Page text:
The company said last month that it would be delaying the release due to a technical matter relating to one of its retirement village acquisitions.
It seems that these issues were related to the fair value of the acquisition, says Devin Shutte, head of investments at The Robert Group. As Pembury had already been granted a one-month extension by the JSE for missing its initial deadline after their financial year-end, the shares were suspended from trading. "The suspension is most regrettable for shareholders."
Its shares were listed at 100c on the JSE index in March last year. It has since lost more than two-thirds of its value, and was trading at 32c before the suspension.
“The rapturous sentiment surrounding the private sector education sector has subsided somewhat in 2018,” says Shutte. “Profit expectations, which hinge largely on economic growth, have been tempered, as the outlook remains better but still unclear,” he added. The private school group Curro has seen its share price fall more than 40% since 2015.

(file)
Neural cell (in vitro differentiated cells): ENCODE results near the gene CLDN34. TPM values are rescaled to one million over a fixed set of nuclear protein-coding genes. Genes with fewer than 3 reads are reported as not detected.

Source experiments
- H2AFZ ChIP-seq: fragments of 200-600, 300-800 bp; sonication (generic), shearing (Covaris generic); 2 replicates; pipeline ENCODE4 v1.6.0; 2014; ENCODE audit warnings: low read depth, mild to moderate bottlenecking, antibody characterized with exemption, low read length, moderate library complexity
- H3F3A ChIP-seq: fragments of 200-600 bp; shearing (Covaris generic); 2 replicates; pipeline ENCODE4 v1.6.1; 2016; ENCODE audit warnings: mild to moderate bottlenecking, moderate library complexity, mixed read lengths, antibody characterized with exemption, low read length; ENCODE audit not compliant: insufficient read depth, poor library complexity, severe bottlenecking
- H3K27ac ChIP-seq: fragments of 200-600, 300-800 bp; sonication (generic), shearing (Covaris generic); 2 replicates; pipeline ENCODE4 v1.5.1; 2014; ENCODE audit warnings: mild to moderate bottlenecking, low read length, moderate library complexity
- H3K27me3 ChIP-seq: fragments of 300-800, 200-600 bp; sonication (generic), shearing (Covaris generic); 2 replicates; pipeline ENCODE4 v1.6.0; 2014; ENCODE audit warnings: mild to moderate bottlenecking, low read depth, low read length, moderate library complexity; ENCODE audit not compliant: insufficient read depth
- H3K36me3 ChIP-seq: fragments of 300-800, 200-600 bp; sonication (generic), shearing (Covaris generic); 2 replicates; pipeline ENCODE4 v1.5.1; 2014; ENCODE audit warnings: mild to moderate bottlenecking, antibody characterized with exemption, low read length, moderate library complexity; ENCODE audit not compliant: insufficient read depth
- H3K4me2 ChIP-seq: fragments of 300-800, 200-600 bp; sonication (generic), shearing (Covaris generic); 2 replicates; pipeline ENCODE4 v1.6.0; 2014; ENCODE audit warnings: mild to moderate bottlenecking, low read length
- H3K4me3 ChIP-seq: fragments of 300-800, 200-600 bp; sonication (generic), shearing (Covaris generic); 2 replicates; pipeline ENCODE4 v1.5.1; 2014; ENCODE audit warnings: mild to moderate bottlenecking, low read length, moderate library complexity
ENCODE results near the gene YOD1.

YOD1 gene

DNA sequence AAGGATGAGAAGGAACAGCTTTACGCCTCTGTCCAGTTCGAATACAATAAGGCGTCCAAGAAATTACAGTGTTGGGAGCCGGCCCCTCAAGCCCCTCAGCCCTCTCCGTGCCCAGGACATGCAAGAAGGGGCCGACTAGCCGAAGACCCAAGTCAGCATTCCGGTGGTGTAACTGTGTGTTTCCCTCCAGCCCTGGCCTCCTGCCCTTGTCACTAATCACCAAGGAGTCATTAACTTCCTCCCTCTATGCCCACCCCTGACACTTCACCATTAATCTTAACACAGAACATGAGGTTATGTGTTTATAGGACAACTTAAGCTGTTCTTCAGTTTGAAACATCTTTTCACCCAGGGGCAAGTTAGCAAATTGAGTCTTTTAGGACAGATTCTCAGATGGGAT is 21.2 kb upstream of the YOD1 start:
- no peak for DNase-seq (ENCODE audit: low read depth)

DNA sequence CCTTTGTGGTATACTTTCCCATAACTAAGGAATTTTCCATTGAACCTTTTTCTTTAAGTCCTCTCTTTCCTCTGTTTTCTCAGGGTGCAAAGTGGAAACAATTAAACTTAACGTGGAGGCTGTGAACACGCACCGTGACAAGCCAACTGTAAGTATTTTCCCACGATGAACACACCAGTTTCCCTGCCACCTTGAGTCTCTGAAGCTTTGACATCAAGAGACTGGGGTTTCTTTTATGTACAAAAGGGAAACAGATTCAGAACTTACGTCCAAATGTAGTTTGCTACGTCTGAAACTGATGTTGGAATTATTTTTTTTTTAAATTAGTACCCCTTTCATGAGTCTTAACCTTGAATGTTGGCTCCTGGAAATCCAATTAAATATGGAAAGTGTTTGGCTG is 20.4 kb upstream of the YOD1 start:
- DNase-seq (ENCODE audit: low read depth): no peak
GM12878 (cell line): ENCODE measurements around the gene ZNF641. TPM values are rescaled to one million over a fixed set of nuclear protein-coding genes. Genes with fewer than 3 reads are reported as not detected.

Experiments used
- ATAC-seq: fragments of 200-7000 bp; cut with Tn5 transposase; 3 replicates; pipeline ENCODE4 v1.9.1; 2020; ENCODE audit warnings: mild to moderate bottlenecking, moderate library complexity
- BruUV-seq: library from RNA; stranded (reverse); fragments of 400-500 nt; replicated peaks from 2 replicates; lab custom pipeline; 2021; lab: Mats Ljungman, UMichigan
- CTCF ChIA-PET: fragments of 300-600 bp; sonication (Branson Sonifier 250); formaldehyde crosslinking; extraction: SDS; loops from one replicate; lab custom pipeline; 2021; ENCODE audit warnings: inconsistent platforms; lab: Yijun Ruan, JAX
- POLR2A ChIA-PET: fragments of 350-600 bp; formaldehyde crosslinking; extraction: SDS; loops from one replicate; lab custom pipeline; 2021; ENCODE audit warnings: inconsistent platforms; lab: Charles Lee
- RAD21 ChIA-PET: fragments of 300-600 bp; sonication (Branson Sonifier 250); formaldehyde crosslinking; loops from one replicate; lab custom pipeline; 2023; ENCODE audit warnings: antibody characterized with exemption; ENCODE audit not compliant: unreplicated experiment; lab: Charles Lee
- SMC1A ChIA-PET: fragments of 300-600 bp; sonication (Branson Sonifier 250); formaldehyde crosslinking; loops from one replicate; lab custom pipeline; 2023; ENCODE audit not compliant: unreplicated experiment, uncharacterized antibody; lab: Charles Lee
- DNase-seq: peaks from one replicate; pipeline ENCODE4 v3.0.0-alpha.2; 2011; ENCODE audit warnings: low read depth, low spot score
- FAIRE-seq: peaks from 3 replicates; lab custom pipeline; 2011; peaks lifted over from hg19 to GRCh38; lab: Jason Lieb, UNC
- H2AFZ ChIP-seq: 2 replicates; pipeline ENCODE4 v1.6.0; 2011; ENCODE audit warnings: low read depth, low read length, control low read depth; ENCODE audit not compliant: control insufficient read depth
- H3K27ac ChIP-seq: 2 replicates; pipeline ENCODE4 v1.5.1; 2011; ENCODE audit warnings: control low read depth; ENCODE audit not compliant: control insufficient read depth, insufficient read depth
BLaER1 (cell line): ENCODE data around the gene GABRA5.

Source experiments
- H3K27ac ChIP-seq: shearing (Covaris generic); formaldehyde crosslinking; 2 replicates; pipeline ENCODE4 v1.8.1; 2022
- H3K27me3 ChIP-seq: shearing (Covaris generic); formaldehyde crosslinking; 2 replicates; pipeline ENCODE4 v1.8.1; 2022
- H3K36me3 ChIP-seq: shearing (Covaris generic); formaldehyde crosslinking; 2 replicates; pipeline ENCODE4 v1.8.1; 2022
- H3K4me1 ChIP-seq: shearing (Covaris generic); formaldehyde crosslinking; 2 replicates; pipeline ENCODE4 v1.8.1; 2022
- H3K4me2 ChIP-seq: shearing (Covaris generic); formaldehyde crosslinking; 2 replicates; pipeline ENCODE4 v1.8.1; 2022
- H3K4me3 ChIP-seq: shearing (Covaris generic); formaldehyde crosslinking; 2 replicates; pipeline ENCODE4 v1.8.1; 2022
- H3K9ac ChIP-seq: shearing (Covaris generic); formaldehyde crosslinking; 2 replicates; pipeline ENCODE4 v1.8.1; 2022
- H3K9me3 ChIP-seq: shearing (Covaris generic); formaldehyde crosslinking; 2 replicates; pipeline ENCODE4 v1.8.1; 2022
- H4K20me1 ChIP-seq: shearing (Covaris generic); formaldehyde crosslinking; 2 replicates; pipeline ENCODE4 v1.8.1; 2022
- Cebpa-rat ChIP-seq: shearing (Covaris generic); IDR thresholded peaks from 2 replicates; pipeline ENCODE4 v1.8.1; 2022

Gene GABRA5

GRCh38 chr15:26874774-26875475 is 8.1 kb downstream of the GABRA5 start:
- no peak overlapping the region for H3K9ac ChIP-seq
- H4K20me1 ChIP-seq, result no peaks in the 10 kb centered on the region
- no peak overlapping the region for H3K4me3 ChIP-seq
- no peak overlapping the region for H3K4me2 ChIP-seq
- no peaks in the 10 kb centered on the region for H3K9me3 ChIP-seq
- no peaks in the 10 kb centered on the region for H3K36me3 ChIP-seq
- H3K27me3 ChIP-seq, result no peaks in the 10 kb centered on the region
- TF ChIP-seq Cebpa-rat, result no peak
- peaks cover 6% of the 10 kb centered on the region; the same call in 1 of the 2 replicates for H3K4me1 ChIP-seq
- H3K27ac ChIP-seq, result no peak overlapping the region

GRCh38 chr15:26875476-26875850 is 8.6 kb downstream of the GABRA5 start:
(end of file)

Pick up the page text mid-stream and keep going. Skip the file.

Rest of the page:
Apart from owning a number of retirement villages, Pembury has 19 schools in Gauteng and the North West, with 2‚300 pupils.
Andrew Mclachlan, CEO and founder of the group, told Business Insider South Africa it is on track to add three more campuses per year and is also looking at expanding its retirement village portfolio.
Before listing, Pembury reported revenue of almost R32m and a net loss of R5.4m for the 2016 financial year. It projected that revenue would grow to almost R136 million by the current financial year, and that it would break even in 2018/2019.
Mclachlan said a trading statement will be released before 15 May, "followed by the results announcement".